Economist Thomas Hazlett has a great column in Business Week (also cited earlier by Adrian Moore) on ill-conceived attempts to ban exclusive handset arrangements, such as the AT&T-Apple iPhone deal and the similar, more recent agreement between Sprint and Palm for the Pre.
Hazlett recounts the arguments and observations about how such agreements, far from restricting competition, instead intensify it. He also discusses at length how these models, which subsidize the cost of handset by stretching it out over the course of a one- or two-year service contract, work to keep cost of the latest technology within reach of consumers. Finally, he also addresses how wireless business regulation is loosening up in Asia and Europe, which until recently embraced the regulatory controls Congressional leaders and Obama administration officials suggest we adopt in the U.S. So, in telecommunications, as with environment, trade and taxation, Washington is glomming onto the same progressive policies the rest of the world already tried and is discarding as unfruitful. As Hazlett notes:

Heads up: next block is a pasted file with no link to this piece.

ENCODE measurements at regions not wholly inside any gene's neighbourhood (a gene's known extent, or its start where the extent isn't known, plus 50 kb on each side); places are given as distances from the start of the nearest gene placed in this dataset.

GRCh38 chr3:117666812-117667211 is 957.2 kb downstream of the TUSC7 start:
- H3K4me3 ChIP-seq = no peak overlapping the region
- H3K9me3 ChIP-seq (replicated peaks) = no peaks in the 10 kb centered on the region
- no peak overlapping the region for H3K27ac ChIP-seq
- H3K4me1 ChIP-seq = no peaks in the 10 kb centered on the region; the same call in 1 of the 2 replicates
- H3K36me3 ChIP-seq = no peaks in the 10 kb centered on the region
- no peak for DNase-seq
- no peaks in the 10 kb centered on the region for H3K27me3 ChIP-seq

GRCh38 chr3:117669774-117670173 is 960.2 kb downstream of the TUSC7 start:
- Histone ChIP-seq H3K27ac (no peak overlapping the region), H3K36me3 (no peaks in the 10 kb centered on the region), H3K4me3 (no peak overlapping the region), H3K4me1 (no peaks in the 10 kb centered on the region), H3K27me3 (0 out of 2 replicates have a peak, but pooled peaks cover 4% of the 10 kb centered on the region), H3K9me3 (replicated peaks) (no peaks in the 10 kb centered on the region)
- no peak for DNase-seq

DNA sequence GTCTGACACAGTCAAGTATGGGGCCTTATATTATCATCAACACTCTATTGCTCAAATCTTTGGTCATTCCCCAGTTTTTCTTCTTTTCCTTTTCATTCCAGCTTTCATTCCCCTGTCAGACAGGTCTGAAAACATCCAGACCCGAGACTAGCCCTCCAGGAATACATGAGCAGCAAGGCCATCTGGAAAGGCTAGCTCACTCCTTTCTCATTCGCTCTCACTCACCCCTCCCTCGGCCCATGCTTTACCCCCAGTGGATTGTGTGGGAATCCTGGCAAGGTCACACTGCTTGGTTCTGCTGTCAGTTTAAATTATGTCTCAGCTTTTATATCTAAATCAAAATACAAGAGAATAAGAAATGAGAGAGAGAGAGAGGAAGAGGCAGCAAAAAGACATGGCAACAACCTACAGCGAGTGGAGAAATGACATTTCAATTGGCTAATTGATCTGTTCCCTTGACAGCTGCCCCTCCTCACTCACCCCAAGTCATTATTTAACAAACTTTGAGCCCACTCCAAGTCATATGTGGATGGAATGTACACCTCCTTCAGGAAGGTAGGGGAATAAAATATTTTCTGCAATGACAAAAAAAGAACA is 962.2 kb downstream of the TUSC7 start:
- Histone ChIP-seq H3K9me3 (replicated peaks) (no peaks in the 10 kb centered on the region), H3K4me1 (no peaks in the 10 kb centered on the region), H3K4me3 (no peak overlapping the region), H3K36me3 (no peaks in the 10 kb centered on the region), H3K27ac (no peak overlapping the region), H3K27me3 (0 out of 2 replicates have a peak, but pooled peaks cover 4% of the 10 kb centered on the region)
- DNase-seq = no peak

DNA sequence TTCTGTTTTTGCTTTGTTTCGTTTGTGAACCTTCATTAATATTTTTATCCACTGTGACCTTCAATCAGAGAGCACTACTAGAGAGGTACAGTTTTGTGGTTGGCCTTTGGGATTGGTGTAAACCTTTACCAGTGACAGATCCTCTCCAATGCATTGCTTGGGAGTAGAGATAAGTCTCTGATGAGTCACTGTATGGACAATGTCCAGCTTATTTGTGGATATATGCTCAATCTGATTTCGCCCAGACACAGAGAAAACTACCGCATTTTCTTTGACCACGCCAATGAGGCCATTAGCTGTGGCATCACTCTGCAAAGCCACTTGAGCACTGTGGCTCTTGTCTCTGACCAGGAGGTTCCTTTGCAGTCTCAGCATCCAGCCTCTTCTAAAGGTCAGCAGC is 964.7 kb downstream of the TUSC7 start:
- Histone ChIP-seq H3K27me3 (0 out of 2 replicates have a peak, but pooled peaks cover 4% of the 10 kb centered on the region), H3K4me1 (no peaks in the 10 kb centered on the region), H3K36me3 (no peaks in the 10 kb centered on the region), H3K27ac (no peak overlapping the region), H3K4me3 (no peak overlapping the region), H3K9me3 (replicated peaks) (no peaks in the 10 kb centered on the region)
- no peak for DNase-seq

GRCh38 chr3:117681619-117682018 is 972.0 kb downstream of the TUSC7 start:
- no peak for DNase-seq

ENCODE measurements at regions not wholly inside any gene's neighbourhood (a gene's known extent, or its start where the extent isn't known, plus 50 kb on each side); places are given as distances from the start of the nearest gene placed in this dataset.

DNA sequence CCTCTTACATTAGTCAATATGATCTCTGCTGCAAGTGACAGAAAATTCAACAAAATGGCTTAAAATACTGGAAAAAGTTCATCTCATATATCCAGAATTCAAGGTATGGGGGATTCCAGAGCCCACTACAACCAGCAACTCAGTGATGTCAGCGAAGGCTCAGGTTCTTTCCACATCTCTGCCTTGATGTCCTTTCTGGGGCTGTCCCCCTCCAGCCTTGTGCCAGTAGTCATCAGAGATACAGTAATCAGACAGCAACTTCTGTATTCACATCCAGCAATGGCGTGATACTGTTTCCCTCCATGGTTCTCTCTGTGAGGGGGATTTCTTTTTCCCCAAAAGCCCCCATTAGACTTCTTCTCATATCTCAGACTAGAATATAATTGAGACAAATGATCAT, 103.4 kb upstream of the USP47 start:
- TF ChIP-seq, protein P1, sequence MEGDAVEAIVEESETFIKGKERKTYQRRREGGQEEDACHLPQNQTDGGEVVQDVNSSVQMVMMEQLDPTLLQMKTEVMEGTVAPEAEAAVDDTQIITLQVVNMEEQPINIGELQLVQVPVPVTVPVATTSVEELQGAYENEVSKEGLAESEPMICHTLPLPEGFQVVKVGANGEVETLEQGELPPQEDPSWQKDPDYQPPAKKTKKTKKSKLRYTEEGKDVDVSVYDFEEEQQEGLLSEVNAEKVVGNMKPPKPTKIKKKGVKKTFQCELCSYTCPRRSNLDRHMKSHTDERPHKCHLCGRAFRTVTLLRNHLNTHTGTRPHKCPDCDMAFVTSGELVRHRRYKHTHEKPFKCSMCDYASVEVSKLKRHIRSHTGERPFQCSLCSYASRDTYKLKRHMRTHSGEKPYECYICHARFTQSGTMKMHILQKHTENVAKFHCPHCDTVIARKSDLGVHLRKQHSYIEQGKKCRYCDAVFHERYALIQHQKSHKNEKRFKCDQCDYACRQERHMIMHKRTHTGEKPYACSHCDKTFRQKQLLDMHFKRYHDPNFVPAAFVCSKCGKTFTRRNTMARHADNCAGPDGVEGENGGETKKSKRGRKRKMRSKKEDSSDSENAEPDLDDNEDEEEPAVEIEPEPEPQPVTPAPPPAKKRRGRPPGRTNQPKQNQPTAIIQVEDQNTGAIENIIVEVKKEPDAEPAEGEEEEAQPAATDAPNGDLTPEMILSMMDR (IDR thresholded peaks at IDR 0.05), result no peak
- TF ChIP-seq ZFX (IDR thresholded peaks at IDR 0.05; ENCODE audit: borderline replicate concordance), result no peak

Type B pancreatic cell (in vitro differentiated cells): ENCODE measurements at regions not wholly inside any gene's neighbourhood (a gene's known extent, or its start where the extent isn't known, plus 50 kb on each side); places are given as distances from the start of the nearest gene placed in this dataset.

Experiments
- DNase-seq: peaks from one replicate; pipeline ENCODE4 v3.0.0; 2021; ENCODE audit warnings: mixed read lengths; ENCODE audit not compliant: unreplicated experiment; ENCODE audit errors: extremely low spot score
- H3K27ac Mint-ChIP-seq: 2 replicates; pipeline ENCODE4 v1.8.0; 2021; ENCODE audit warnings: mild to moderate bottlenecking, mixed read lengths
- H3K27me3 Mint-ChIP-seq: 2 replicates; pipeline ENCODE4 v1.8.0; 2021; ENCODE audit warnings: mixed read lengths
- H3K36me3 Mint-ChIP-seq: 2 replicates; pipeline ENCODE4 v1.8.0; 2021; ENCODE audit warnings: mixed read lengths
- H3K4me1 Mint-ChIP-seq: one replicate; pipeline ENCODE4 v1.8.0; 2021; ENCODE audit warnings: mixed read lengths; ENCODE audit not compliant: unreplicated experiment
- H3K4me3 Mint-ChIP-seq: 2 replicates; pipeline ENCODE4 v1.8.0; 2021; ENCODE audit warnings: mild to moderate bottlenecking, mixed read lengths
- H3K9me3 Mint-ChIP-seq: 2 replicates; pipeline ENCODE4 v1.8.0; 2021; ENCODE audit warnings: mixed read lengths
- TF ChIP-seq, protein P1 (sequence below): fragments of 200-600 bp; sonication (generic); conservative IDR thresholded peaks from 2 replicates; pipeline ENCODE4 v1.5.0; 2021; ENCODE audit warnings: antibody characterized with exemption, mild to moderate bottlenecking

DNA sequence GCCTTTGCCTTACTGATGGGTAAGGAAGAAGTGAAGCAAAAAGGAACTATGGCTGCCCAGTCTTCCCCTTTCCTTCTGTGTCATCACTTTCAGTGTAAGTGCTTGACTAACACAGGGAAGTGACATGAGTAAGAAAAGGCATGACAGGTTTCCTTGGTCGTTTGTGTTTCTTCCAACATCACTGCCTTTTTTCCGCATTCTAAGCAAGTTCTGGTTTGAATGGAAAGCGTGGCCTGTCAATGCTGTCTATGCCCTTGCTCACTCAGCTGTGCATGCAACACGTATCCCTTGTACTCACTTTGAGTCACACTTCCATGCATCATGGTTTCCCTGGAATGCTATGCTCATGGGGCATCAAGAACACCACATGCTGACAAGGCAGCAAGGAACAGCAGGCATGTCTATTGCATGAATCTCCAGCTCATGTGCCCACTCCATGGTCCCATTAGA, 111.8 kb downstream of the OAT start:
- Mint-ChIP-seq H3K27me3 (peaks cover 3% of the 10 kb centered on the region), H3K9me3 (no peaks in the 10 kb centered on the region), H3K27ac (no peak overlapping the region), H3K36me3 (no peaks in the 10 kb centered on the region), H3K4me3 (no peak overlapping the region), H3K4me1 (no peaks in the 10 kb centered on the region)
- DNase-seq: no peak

In South Korea, regulators have sponsored temporary bans on subsidies, explicitly increasing carrier profits by slashing subsidy costs and thereby cutting a line item that plagues financial results for wireless carriers everywhere. But the policy clearly harms customers.
Restricting subsidies also hurts technology adoption. In Belgium—the sole European Union country to ban phone subsidies (under a 1935 statute banning sales tying a product to a service)—the iPhone went on sale for $1,000, its highest price in the world. The EU recently struck down the subsidy prohibition as anticompetitive in a case brought by Belgian gas stations that objected to a rival offering customers free towing service if they bought so many liters of gas. The EU (correctly) upheld the discount and tossed the law. Now Belgian iPhone buyers will benefit via lower prices. Perhaps they'll also get free towing.
Finland banned handset bundling until 2006. The rule was scrapped by the Finnish government because individual customers were not buying new, expensive 3G phones. This gave application developers little incentive to design useful add-ons, further reducing 3G handset demand in a vicious circle of stagnation. When the ban was dropped, new technology adoption took off, courtesy of network subsidies—and customer contracts.